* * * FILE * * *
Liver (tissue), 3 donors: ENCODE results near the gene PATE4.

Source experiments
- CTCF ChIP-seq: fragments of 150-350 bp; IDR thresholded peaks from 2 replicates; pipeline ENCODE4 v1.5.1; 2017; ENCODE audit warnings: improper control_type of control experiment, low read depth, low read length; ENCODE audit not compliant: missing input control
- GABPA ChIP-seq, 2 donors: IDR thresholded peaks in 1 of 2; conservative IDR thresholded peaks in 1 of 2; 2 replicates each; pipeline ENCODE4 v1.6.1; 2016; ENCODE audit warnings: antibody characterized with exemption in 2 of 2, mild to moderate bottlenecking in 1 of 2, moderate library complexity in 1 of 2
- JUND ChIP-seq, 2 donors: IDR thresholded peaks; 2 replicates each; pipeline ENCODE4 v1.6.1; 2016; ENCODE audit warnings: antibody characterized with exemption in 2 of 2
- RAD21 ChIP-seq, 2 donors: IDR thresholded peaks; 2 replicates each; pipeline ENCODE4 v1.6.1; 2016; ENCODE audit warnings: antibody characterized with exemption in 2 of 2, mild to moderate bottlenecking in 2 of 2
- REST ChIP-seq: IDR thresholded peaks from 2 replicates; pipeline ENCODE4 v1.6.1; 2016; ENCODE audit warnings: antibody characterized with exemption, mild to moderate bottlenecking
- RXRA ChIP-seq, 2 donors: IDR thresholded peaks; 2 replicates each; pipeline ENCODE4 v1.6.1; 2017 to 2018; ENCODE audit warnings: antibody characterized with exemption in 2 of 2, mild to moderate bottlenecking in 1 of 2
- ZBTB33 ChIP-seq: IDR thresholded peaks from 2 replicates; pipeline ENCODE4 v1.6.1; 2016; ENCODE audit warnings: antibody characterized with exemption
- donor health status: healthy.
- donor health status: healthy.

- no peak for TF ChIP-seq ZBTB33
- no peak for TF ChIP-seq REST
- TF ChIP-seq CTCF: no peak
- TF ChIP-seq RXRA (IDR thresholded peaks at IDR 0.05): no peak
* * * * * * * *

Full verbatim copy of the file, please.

Liver (tissue), 3 donors: ENCODE results near the gene PATE4.

Source experiments
- CTCF ChIP-seq: fragments of 150-350 bp; IDR thresholded peaks from 2 replicates; pipeline ENCODE4 v1.5.1; 2017; ENCODE audit warnings: improper control_type of control experiment, low read depth, low read length; ENCODE audit not compliant: missing input control
- GABPA ChIP-seq, 2 donors: IDR thresholded peaks in 1 of 2; conservative IDR thresholded peaks in 1 of 2; 2 replicates each; pipeline ENCODE4 v1.6.1; 2016; ENCODE audit warnings: antibody characterized with exemption in 2 of 2, mild to moderate bottlenecking in 1 of 2, moderate library complexity in 1 of 2
- JUND ChIP-seq, 2 donors: IDR thresholded peaks; 2 replicates each; pipeline ENCODE4 v1.6.1; 2016; ENCODE audit warnings: antibody characterized with exemption in 2 of 2
- RAD21 ChIP-seq, 2 donors: IDR thresholded peaks; 2 replicates each; pipeline ENCODE4 v1.6.1; 2016; ENCODE audit warnings: antibody characterized with exemption in 2 of 2, mild to moderate bottlenecking in 2 of 2
- REST ChIP-seq: IDR thresholded peaks from 2 replicates; pipeline ENCODE4 v1.6.1; 2016; ENCODE audit warnings: antibody characterized with exemption, mild to moderate bottlenecking
- RXRA ChIP-seq, 2 donors: IDR thresholded peaks; 2 replicates each; pipeline ENCODE4 v1.6.1; 2017 to 2018; ENCODE audit warnings: antibody characterized with exemption in 2 of 2, mild to moderate bottlenecking in 1 of 2
- ZBTB33 ChIP-seq: IDR thresholded peaks from 2 replicates; pipeline ENCODE4 v1.6.1; 2016; ENCODE audit warnings: antibody characterized with exemption
- donor health status: healthy.
- donor health status: healthy.

- no peak for TF ChIP-seq ZBTB33
- no peak for TF ChIP-seq REST
- TF ChIP-seq CTCF: no peak
- TF ChIP-seq RXRA (IDR thresholded peaks at IDR 0.05): no peak